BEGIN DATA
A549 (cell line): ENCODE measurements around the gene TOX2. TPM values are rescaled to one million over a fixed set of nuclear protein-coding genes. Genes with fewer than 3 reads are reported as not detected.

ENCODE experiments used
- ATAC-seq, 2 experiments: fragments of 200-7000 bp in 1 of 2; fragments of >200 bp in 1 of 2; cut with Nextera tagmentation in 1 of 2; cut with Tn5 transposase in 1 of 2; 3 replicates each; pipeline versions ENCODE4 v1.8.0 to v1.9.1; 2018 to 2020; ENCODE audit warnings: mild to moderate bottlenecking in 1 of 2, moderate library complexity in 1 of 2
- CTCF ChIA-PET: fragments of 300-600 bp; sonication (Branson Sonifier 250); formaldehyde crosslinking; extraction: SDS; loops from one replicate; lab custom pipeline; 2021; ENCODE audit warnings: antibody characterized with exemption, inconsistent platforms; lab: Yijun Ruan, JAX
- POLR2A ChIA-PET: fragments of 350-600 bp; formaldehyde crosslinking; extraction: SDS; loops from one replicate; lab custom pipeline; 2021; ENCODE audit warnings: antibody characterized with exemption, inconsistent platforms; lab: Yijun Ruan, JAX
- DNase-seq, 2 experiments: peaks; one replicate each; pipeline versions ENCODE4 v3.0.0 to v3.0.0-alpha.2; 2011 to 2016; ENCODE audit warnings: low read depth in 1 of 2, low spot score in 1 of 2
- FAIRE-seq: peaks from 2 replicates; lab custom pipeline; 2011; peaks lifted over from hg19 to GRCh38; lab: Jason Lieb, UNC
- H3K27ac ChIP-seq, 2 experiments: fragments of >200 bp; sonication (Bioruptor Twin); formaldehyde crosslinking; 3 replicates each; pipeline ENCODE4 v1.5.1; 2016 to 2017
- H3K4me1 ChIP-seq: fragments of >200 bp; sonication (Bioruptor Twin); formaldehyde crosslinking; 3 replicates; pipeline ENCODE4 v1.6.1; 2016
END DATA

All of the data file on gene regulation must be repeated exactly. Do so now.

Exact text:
A549 (cell line): ENCODE measurements around the gene TOX2. TPM values are rescaled to one million over a fixed set of nuclear protein-coding genes. Genes with fewer than 3 reads are reported as not detected.

ENCODE experiments used
- ATAC-seq, 2 experiments: fragments of 200-7000 bp in 1 of 2; fragments of >200 bp in 1 of 2; cut with Nextera tagmentation in 1 of 2; cut with Tn5 transposase in 1 of 2; 3 replicates each; pipeline versions ENCODE4 v1.8.0 to v1.9.1; 2018 to 2020; ENCODE audit warnings: mild to moderate bottlenecking in 1 of 2, moderate library complexity in 1 of 2
- CTCF ChIA-PET: fragments of 300-600 bp; sonication (Branson Sonifier 250); formaldehyde crosslinking; extraction: SDS; loops from one replicate; lab custom pipeline; 2021; ENCODE audit warnings: antibody characterized with exemption, inconsistent platforms; lab: Yijun Ruan, JAX
- POLR2A ChIA-PET: fragments of 350-600 bp; formaldehyde crosslinking; extraction: SDS; loops from one replicate; lab custom pipeline; 2021; ENCODE audit warnings: antibody characterized with exemption, inconsistent platforms; lab: Yijun Ruan, JAX
- DNase-seq, 2 experiments: peaks; one replicate each; pipeline versions ENCODE4 v3.0.0 to v3.0.0-alpha.2; 2011 to 2016; ENCODE audit warnings: low read depth in 1 of 2, low spot score in 1 of 2
- FAIRE-seq: peaks from 2 replicates; lab custom pipeline; 2011; peaks lifted over from hg19 to GRCh38; lab: Jason Lieb, UNC
- H3K27ac ChIP-seq, 2 experiments: fragments of >200 bp; sonication (Bioruptor Twin); formaldehyde crosslinking; 3 replicates each; pipeline ENCODE4 v1.5.1; 2016 to 2017
- H3K4me1 ChIP-seq: fragments of >200 bp; sonication (Bioruptor Twin); formaldehyde crosslinking; 3 replicates; pipeline ENCODE4 v1.6.1; 2016